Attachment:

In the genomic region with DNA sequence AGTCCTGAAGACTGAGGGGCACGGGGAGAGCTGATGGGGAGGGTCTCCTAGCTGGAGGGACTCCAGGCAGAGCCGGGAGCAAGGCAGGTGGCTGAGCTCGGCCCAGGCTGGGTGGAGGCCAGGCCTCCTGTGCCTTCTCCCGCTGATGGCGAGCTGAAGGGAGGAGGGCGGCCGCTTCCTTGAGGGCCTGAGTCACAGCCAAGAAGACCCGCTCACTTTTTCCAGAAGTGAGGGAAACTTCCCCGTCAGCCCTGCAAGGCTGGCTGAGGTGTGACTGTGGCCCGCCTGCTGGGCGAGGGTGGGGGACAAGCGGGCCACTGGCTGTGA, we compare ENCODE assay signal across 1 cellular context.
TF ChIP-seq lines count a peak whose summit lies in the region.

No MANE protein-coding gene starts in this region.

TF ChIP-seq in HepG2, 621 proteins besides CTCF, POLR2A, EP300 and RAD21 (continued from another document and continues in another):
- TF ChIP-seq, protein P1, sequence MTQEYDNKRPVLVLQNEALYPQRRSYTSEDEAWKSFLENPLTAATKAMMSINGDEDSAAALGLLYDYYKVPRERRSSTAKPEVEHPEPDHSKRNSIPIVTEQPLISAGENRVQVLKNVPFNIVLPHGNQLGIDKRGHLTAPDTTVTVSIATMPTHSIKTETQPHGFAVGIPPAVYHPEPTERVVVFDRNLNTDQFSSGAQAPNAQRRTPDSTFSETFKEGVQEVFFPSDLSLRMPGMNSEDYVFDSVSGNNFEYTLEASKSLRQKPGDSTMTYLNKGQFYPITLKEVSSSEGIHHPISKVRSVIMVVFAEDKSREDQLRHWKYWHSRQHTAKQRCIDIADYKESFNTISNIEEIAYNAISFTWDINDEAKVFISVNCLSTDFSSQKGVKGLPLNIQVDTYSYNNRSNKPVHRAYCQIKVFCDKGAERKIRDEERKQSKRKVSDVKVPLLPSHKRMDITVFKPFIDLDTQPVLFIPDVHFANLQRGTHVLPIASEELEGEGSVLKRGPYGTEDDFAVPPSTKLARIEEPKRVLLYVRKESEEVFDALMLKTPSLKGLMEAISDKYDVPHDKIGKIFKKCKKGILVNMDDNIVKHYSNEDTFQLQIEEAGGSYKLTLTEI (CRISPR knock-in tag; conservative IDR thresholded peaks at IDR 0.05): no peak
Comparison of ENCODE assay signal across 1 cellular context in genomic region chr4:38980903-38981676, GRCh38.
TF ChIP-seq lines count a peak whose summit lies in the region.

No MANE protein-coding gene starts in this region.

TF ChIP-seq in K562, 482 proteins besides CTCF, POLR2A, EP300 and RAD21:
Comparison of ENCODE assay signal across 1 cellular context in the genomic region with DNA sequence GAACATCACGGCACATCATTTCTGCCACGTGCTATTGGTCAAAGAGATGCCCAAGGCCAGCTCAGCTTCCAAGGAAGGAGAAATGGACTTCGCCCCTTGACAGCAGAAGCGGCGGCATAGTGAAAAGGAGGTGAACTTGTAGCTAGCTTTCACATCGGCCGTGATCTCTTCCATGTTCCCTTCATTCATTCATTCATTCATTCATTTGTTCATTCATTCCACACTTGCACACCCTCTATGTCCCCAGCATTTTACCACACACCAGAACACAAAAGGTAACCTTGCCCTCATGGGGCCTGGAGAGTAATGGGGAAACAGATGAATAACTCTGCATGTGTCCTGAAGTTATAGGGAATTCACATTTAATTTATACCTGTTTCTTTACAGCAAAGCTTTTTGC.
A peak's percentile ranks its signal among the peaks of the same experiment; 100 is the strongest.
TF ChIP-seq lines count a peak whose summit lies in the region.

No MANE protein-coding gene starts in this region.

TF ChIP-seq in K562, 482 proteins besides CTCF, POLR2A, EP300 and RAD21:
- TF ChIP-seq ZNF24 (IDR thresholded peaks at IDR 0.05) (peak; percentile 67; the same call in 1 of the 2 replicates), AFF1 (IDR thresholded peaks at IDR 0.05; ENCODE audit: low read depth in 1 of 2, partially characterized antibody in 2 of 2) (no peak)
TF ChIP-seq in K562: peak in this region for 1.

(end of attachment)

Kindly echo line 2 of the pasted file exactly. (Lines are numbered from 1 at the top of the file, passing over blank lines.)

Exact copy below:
TF ChIP-seq lines count a peak whose summit lies in the region.